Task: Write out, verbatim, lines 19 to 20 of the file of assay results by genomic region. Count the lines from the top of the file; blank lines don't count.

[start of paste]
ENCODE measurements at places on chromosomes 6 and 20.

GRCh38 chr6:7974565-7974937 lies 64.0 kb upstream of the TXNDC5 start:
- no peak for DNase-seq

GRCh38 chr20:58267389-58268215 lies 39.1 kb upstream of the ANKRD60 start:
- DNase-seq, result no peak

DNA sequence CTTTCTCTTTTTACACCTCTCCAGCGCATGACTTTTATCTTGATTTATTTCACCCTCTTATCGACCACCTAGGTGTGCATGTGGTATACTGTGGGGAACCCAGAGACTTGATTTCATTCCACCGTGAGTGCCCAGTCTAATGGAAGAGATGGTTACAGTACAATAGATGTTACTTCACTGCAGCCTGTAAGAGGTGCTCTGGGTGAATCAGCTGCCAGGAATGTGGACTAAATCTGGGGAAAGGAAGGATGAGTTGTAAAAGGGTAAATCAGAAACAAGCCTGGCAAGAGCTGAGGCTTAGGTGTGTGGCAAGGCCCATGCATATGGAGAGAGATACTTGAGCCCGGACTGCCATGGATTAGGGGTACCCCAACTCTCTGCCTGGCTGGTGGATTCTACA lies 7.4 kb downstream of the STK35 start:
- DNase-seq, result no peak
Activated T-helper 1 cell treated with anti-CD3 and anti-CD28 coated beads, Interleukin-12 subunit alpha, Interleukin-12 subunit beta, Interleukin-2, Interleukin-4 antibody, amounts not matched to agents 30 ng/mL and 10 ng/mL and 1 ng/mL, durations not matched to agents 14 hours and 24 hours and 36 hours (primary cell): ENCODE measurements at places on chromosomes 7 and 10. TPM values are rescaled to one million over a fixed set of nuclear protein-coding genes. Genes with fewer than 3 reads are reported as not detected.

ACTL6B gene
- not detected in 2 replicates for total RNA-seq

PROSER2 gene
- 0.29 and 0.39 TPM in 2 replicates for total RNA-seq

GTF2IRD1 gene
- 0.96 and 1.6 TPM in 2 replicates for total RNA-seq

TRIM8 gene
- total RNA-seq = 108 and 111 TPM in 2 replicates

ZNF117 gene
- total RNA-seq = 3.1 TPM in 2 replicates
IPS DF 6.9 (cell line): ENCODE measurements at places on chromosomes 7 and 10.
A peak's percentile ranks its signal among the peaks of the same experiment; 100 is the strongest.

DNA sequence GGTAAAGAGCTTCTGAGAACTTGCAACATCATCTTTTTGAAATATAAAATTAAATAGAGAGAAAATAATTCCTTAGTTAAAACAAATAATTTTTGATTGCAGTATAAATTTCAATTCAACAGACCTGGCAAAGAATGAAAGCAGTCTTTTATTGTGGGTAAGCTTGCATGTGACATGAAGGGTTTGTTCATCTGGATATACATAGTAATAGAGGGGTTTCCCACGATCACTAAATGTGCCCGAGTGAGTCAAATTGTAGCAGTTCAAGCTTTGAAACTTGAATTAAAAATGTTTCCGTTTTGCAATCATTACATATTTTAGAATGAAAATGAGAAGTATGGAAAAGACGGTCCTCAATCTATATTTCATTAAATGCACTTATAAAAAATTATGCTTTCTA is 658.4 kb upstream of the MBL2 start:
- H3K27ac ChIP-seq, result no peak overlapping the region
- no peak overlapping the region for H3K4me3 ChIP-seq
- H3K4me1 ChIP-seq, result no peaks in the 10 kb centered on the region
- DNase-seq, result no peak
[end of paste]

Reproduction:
IPS DF 6.9 (cell line): ENCODE measurements at places on chromosomes 7 and 10.
A peak's percentile ranks its signal among the peaks of the same experiment; 100 is the strongest.